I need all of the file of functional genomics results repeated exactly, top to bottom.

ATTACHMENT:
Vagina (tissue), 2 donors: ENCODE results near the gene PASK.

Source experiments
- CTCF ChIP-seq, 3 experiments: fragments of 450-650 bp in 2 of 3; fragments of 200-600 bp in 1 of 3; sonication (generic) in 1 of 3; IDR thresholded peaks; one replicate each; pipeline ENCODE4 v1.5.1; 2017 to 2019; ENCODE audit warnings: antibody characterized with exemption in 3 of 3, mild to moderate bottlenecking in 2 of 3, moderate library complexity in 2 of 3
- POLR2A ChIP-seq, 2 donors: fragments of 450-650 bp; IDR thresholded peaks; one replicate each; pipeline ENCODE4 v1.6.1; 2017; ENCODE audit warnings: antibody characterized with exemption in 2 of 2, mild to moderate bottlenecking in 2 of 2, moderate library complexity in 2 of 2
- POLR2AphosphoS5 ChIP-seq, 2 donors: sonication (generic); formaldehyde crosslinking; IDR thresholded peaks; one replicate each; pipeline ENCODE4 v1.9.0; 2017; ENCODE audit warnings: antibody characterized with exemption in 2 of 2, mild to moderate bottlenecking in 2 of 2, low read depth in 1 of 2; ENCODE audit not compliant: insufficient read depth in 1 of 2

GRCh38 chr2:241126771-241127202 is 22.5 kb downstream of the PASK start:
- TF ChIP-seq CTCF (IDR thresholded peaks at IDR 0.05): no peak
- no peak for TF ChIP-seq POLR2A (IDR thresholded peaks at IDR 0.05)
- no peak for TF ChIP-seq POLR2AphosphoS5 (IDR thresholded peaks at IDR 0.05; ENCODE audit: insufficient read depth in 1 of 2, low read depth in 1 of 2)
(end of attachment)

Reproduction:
Vagina (tissue), 2 donors: ENCODE results near the gene PASK.

Source experiments
- CTCF ChIP-seq, 3 experiments: fragments of 450-650 bp in 2 of 3; fragments of 200-600 bp in 1 of 3; sonication (generic) in 1 of 3; IDR thresholded peaks; one replicate each; pipeline ENCODE4 v1.5.1; 2017 to 2019; ENCODE audit warnings: antibody characterized with exemption in 3 of 3, mild to moderate bottlenecking in 2 of 3, moderate library complexity in 2 of 3
- POLR2A ChIP-seq, 2 donors: fragments of 450-650 bp; IDR thresholded peaks; one replicate each; pipeline ENCODE4 v1.6.1; 2017; ENCODE audit warnings: antibody characterized with exemption in 2 of 2, mild to moderate bottlenecking in 2 of 2, moderate library complexity in 2 of 2
- POLR2AphosphoS5 ChIP-seq, 2 donors: sonication (generic); formaldehyde crosslinking; IDR thresholded peaks; one replicate each; pipeline ENCODE4 v1.9.0; 2017; ENCODE audit warnings: antibody characterized with exemption in 2 of 2, mild to moderate bottlenecking in 2 of 2, low read depth in 1 of 2; ENCODE audit not compliant: insufficient read depth in 1 of 2

GRCh38 chr2:241126771-241127202 is 22.5 kb downstream of the PASK start:
- TF ChIP-seq CTCF (IDR thresholded peaks at IDR 0.05): no peak
- no peak for TF ChIP-seq POLR2A (IDR thresholded peaks at IDR 0.05)
- no peak for TF ChIP-seq POLR2AphosphoS5 (IDR thresholded peaks at IDR 0.05; ENCODE audit: insufficient read depth in 1 of 2, low read depth in 1 of 2)